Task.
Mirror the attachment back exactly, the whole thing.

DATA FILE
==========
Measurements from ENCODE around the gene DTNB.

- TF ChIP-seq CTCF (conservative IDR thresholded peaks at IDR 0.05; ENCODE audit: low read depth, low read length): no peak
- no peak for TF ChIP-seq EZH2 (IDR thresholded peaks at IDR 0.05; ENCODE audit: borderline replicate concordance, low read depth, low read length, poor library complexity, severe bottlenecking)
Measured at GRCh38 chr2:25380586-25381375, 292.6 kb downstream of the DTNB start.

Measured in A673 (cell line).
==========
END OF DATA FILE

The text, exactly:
Measurements from ENCODE around the gene DTNB.

- TF ChIP-seq CTCF (conservative IDR thresholded peaks at IDR 0.05; ENCODE audit: low read depth, low read length): no peak
- no peak for TF ChIP-seq EZH2 (IDR thresholded peaks at IDR 0.05; ENCODE audit: borderline replicate concordance, low read depth, low read length, poor library complexity, severe bottlenecking)
Measured at GRCh38 chr2:25380586-25381375, 292.6 kb downstream of the DTNB start.

Measured in A673 (cell line).